In a Memorandum Opinion, Palisades Growth Capital II, L.P. v. Alex Bäcker and Ricardo Bäcker and QLess, Inc. (Del. Ch. C.A. No. 2019-0931-JRS) the Delaware Court of Chancery found that actions taken at a board meeting were void because the defendant acted inequitably by formulating a secret plan to deceive the other board members into attending the meeting and then seized control. The Court stated that it will not sanction inequitable action by corporate fiduciaries simply because their act is legally authorized. The Court found that, while the defendants’ actions were technically authorized in the Company’s Charter and Bylaws, they took affirmative action to mislead the other board members in order to take control.Read More
In GMF ELCM Fund L.P. et al v. ELCM HCRE GP LLC et al, C.A. No. 2018-0840-SG (Del. Ch. August 7, 2019), the Delaware Court of Chancery granted a petition for dissolution of a Delaware limited partnership, ELCM Healthcare Real Estate Fund LP (the “Fund”), because the principal of the general partner, Andrew White, was unwilling or unable to conduct the business of the Fund to fulfill the purpose set forth in its limited partnership agreement.Read More
In Chester County Employees’ Retirement Fund v. KCG Holdings, Inc. et al, C.A. No. 2017-0421-KSJM (Del. Ch. June 21, 2019), the Delaware Court of Chancery denied the defendants’ motion to dismiss claims of breach of fiduciary duty, aiding and abetting, and civil conspiracy brought against the largest stockholder of KCG Holdings, Inc. (“KCG”), its directors, and its long time financial advisor for failure to maximize value for KCG stockholders when negotiating the merger transaction due to certain actions taken by influencers during the sale process. The Court held that the plaintiff stockholders adequately pled their claims against the defendants to avoid dismissal of claims.Read More
In Harry Greenhouse v. Polychain Fund I LP and Polychain 2030, LLC, C.A. No. 2018-0214-JRS (Del. Ch. May 29, 2019), the Delaware Court of Chancery held that a withdrawn limited partner no longer retains an equity interest in the partnership and therefore is not entitled to inspect the partnership’s books and records.Read More
In a post-trial Memorandum Opinion, Neil Smith and NTS, LLC v. Promontory Financial Group, LLC and Promontory Growth and Innovation, LLC, C.A. No. 11255-VCG (Del. Ch. April 30, 2019), the Delaware Court of Chancery rejected both the asset accumulation and the discounted cash flow methods of valuation, instead adopting the buyout value the parties tentatively negotiated prior to the key person’s departure.Read More
In David A. Hoeller v. Tempur Sealy International, Inc., C.A. No. 2018-0336-JRS (Del. Ch. February 12, 2019), the Delaware Court of Chancery denied a shareholder’s request to inspect the Company’s books and records, because he failed to provide a credible basis to suspect mismanagement or wrongdoing.Read More
In A&J Capital, Inc. v. Law Office of Krug, Civil Action No. 2018-0240-JRS (Del. Ch. January 29, 2019), the Delaware Court of Chancery granted an LLC manager a final declaratory judgment that the manager had been improperly removed, and the Court ordered immediate reinstatement of the manager. In short, if a Delaware LLC’s operating documents only allow “for cause” removal of the manager, then the manager cannot be removed “on a whimsy” by the members who then manufacture cause after-the-fact to justify the removal.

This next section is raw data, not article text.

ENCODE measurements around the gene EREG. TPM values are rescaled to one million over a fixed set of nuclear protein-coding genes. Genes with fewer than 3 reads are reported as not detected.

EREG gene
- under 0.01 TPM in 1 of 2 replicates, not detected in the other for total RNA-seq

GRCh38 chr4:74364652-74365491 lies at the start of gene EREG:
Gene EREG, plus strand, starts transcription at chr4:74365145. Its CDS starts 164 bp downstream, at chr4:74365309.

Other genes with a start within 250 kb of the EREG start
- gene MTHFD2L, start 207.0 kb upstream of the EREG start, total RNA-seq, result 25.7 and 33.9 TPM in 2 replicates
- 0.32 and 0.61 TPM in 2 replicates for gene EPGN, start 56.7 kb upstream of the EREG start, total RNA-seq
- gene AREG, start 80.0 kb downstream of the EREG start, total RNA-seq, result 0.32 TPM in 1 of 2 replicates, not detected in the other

Plaintiff A&J Capital, Inc. (“A&J”) was selected as the manager of LA Metropolis Condo I, LLC, a Delaware limited liability company (the “Company”). The Company was organized to raise $100 million from 200 Chinese nationals so they could become United States lawful permanent residents through the EB-5 program. The capital was invested in a construction loan for the development of real estate in downtown Los Angeles, and the loan was extended to Greenland LA Metropolis Development I, LLC (“Greenland”).
When the real estate project was substantially completed, funds from the sale of the condominium units were released to a pledge account in Greenland’s name for the benefit of the Company. Greenland approached A&J with an offer to repay the loan before its maturity date in order to free up capital to redeploy for other projects. Also, the amount in the pledge account could foreseeably exceed the principal of the loan, potentially violating the members’ EB-5 requirements. Greenland and A&J negotiated a prepayment plan and a $1 million prepayment fee for A&J, in exchange for A&J foregoing $1.6 million in management fees that it would otherwise receive at maturity of the loan.
A&J notified the members of the prepayment plan and the prepayment fee and requested the members’ approval. Any member’s abstention from voting was counted as a vote in favor of the plan. The members ultimately rejected the plan, as Greenland had a change of heart and became concerned that A&J would not commit the redeployed funds to Greenland on favorable terms.